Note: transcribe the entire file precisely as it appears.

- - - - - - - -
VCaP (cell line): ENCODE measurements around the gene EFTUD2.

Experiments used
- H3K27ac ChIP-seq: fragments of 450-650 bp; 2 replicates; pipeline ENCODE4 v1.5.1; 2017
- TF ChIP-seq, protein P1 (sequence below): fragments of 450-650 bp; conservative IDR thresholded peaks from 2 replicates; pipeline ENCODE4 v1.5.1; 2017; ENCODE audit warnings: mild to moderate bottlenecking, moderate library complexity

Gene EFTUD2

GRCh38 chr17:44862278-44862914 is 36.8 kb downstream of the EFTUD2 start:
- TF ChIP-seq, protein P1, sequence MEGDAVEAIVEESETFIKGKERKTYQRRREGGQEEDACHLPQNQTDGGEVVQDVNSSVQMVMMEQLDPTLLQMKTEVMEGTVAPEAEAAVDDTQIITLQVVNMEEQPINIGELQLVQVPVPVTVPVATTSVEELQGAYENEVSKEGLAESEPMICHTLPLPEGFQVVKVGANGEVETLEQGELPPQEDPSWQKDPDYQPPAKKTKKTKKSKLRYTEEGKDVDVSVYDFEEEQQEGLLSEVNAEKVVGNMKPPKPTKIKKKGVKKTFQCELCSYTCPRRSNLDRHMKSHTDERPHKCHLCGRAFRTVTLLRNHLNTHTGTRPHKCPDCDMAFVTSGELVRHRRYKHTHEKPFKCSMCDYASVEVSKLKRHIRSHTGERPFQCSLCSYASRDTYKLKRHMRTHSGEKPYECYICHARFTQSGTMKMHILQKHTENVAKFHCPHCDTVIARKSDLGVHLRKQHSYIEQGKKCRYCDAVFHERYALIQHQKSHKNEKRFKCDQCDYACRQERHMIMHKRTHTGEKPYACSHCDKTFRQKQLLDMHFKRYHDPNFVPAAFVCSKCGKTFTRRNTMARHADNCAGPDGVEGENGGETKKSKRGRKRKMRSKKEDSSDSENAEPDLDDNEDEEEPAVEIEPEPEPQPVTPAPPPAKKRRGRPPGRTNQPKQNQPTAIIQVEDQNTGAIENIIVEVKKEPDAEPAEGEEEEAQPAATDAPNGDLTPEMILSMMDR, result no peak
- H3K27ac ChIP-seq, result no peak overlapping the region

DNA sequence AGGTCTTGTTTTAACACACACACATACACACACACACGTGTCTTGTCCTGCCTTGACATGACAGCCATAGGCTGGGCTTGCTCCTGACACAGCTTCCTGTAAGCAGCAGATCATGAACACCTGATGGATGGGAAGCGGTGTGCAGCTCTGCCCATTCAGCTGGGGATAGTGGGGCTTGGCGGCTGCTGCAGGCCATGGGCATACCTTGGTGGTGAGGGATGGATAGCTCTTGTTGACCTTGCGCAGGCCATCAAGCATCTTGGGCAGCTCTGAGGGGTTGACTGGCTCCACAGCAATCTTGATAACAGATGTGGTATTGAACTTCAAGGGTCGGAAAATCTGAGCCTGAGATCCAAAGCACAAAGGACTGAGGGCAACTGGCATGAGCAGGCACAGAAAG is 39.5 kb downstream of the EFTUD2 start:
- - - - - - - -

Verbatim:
VCaP (cell line): ENCODE measurements around the gene EFTUD2.

Experiments used
- H3K27ac ChIP-seq: fragments of 450-650 bp; 2 replicates; pipeline ENCODE4 v1.5.1; 2017
- TF ChIP-seq, protein P1 (sequence below): fragments of 450-650 bp; conservative IDR thresholded peaks from 2 replicates; pipeline ENCODE4 v1.5.1; 2017; ENCODE audit warnings: mild to moderate bottlenecking, moderate library complexity

Gene EFTUD2

GRCh38 chr17:44862278-44862914 is 36.8 kb downstream of the EFTUD2 start:
- TF ChIP-seq, protein P1, sequence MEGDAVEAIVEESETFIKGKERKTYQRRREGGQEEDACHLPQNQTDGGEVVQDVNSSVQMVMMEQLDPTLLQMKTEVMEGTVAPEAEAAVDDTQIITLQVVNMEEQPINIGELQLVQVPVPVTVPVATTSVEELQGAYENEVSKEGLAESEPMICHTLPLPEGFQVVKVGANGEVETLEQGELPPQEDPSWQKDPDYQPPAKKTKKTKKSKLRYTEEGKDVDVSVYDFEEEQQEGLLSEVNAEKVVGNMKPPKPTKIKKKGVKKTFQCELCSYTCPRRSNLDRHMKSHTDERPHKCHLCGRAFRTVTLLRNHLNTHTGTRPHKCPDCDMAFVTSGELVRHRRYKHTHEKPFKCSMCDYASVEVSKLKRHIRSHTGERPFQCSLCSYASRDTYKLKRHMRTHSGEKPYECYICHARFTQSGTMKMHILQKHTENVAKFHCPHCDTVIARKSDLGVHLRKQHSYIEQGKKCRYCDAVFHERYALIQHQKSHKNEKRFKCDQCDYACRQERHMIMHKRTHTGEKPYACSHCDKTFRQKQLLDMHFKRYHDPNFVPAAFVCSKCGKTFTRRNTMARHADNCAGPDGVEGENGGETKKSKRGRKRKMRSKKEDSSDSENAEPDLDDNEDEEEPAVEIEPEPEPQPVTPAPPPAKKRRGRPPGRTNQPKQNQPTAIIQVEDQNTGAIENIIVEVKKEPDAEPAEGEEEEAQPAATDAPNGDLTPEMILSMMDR, result no peak
- H3K27ac ChIP-seq, result no peak overlapping the region

DNA sequence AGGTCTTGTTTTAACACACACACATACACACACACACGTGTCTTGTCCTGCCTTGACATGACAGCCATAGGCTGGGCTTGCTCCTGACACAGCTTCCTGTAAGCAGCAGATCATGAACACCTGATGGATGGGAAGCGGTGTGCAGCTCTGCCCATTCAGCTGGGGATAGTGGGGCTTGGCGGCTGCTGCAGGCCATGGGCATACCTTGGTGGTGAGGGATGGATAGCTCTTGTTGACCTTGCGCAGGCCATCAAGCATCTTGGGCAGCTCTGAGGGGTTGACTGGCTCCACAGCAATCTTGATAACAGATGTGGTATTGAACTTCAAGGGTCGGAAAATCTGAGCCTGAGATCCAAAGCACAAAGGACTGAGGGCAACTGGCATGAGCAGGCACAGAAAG is 39.5 kb downstream of the EFTUD2 start: